Whatever we call it – the eucharist, mass, holy communion, the Lord’s Supper – it’s at the heart of Christian life together. Eating bread – or a wafer – and drinking wine – or non-alcoholic grape juice – is at the very least a family meal. Depending on our church tradition, it might be more than that. Catholics believe the bread and wine become the body and blood of the Lord Jesus Christ in a literal sense. Protestants generally don’t, but they have quite a broad view of what happens at communion, all the way from a kind of ‘real presence’ to seeing the bread and wine as simply a memorial.
But whatever we believe about communion, it’s a very significant thing. In his first letter to the Corinthians, Paul says: ‘Everyone ought to examine themselves before they eat of the bread and drink of the cup. For those who eat and drink without discerning the body of Christ eat and drink judgment on themselves. That is why many among you are weak and sick, and a number of you have fallen asleep’ (1 Corinthians 11: 28-30).
In some churches this has been taken to mean communion should be a rare and special event, celebrated perhaps only once a year and preceded by fasting and confession. For others, it’s a routine part of worship celebrated every Sunday.
Either way, it is a gift and a blessing to the Church. But is it ever right for believers not to take communion? The answer is very challenging. According to Scripture, there is only one reason not to take part in the family meal, and that is when family relationships have broken down. In other words, if we are in a state of unresolved conflict and unforgiveness with a brother or sister in Christ.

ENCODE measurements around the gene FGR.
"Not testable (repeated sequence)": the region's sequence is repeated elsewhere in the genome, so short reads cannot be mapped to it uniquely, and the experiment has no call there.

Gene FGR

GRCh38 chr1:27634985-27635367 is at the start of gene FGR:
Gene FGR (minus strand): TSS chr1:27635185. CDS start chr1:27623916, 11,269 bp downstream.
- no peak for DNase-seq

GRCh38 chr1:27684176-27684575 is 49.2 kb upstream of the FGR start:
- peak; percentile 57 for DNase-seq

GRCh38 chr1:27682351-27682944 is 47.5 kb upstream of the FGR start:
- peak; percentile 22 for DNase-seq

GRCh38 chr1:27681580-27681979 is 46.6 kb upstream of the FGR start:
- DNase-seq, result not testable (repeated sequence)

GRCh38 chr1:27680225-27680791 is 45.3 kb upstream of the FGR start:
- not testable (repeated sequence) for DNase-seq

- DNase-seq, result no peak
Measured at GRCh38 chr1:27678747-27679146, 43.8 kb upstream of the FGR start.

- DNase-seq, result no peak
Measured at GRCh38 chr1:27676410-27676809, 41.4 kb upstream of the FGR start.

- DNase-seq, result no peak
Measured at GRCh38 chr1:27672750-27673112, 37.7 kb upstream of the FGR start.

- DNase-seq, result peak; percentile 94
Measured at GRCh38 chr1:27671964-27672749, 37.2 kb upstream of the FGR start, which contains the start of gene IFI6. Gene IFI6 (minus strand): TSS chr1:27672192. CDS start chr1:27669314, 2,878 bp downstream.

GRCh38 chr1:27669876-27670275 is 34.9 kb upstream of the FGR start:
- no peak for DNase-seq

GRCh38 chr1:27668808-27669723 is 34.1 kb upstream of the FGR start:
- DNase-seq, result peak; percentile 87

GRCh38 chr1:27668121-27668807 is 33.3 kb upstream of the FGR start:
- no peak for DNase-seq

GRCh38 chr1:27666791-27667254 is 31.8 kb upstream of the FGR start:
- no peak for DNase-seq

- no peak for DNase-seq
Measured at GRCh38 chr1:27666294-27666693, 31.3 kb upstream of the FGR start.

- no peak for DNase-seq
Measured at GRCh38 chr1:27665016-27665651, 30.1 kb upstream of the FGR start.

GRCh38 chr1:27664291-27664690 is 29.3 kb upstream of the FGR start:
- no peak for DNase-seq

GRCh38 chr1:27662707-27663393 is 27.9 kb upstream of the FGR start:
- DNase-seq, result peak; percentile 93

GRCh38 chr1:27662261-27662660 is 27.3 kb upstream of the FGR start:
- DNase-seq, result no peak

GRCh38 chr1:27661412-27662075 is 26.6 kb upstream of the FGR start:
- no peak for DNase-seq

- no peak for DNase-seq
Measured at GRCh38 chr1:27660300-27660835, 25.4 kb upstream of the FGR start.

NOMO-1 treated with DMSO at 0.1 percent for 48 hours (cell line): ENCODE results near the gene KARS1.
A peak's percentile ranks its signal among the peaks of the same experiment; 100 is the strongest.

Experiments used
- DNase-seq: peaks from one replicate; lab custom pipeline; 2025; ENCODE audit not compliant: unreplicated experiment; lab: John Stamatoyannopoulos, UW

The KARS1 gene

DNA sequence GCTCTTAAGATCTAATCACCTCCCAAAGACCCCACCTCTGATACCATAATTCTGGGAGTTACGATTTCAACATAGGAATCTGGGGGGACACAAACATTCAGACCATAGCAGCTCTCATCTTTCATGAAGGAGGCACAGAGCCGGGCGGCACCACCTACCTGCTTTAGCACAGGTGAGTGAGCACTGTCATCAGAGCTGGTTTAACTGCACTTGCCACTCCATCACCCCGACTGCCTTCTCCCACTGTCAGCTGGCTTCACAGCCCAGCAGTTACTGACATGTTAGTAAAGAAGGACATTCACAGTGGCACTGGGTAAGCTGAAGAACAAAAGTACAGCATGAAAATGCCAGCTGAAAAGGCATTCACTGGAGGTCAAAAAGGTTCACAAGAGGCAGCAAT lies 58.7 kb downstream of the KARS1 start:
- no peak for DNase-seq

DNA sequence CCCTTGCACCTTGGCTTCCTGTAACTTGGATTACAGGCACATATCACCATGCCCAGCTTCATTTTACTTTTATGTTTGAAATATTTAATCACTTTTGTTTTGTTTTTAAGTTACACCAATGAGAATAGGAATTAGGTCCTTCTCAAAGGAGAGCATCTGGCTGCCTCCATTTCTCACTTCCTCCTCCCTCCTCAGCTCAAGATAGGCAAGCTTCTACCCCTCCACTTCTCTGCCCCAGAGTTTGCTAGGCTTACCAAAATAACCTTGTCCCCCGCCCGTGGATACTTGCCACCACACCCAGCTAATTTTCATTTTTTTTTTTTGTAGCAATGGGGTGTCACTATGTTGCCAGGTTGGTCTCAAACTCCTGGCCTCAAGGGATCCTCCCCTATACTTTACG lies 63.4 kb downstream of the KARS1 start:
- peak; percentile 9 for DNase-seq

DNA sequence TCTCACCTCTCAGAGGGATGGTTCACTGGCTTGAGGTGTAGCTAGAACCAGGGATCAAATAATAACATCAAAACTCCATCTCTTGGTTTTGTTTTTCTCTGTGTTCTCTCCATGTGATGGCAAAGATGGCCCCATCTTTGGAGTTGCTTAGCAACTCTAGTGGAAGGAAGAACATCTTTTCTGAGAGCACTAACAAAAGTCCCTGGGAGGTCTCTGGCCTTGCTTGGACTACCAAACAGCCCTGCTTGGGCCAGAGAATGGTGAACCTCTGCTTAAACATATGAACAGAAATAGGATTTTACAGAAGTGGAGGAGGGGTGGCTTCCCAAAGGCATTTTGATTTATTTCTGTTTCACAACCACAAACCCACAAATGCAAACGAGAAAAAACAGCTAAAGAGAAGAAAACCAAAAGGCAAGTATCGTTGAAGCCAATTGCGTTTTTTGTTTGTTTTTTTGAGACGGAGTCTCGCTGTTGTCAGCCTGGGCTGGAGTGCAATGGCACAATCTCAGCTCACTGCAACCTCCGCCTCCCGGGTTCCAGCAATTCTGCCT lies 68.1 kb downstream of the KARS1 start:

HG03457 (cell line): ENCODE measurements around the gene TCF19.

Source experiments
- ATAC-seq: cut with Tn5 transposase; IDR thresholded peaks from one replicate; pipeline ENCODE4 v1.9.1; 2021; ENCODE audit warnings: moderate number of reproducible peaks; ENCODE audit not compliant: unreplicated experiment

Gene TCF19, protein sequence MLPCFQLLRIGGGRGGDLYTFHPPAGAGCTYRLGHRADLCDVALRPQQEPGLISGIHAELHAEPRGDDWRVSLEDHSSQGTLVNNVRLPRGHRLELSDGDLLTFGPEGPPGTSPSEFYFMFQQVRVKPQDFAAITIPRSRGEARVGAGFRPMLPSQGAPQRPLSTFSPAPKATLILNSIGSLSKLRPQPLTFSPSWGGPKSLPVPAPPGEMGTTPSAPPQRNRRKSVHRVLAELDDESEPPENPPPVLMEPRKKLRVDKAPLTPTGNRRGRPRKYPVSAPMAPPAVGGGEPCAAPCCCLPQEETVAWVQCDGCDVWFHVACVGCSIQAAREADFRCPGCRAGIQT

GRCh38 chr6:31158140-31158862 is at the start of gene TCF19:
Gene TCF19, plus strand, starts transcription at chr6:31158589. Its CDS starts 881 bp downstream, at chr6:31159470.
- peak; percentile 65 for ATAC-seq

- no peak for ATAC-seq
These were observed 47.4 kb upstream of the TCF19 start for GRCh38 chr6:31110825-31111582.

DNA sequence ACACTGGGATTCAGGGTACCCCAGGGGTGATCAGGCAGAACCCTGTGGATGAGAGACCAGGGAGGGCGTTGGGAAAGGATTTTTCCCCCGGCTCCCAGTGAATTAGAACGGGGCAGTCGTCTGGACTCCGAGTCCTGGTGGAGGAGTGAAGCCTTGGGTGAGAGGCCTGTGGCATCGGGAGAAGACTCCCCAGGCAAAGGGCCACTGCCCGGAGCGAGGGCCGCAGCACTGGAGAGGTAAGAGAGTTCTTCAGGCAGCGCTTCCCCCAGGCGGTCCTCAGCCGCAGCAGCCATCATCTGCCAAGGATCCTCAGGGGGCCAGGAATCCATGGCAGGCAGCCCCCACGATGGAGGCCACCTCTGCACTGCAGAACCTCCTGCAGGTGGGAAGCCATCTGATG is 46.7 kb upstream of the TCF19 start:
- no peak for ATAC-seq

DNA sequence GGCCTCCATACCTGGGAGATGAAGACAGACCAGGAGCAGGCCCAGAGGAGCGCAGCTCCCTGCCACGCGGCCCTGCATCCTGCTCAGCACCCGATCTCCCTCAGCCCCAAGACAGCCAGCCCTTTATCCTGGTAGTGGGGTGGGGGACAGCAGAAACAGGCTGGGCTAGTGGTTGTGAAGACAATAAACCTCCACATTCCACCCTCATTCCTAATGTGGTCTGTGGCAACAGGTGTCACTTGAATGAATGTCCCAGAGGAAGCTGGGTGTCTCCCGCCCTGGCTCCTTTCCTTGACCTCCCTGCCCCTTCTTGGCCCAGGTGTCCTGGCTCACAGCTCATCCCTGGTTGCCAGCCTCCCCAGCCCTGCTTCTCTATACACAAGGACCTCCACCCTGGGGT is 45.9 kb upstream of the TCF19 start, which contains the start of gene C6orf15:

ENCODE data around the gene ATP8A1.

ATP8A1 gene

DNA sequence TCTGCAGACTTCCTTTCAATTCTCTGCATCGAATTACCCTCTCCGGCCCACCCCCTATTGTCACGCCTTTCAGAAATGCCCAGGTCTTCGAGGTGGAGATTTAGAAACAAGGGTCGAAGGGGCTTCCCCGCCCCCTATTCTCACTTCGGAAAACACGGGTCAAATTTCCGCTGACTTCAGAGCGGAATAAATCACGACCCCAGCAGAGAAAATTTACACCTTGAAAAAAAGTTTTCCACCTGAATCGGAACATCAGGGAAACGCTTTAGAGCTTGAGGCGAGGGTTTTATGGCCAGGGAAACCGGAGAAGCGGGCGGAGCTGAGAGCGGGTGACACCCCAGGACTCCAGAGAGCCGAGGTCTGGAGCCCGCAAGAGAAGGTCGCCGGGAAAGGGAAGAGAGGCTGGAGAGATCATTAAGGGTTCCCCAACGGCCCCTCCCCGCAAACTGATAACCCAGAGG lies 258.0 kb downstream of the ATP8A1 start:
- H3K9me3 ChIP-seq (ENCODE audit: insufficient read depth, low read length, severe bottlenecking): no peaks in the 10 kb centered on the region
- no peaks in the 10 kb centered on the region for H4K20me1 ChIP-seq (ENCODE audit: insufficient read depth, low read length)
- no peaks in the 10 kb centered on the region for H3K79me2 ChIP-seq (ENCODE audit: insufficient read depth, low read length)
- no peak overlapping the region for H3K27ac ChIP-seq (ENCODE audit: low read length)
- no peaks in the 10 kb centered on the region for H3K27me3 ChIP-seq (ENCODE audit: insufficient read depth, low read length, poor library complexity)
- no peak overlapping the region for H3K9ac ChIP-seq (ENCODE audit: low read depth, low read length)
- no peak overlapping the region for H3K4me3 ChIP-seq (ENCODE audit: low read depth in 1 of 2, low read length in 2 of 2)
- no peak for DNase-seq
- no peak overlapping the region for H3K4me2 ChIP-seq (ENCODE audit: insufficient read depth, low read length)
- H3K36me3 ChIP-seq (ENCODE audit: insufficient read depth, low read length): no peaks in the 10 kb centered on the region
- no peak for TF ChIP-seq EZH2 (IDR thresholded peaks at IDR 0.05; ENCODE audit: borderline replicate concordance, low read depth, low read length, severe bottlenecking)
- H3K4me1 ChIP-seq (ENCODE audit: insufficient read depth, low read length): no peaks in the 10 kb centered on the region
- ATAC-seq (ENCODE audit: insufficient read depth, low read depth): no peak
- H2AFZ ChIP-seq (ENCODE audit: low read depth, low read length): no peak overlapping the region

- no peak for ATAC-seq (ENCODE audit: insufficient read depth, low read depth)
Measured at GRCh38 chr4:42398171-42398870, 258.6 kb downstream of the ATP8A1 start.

Paul says: ‘So then, whoever eats the bread or drinks the cup of the Lord in an unworthy manner will be guilty of sinning against the body and blood of the Lord’ (1 Corinthians 11:27). It’s easy to take this as referring generally to sinfulness and sinful acts. But in context, that’s not what it means. Paul has been talking to the Corinthians about their relationships and criticising the divisions among them. It was not a happy church. So when he talks about bringing judgment on themselves because they don’t discern the body of Christ, it isn’t the bread of communion he’s talking about, but the church. When we are angry, jealous, neglectful or contemptuous of a fellow-believer at communion, we are eating and drinking in an unworthy manner.
This is a great challenge to us, because it means we are responsible for being reconciled with our neighbours before we take communion. Jesus hints at this in the Sermon on the Mount: ‘Therefore, if you are offering your gift at the altar and there remember that your brother or sister has something against you, leave your gift there in front of the altar. First go and be reconciled to that person; then come and offer your gift’ (Matthew 5:23).
It is also a great comfort, because it means there is room at the table for sinners. That doesn’t mean we should be easy about serious, unconfessed sin – arguably, that is itself a breach of Christian fellowship, even if no one else knows about it, because we are accountable to one another. But it means that while we should always examine ourselves and be penitent for what we’ve done wrong – and particularly at communion – we don’t have to reach a particular standard of righteousness before we can eat bread and drink wine. When we share a meal with our ordinary family, we can look round the table and know everyone’s faults – but we know we are loved and accepted anyway, and it’s the same with communion. The bread and wine speak of Christ dying to bring us into God’s family, and he wants us to join him at his table.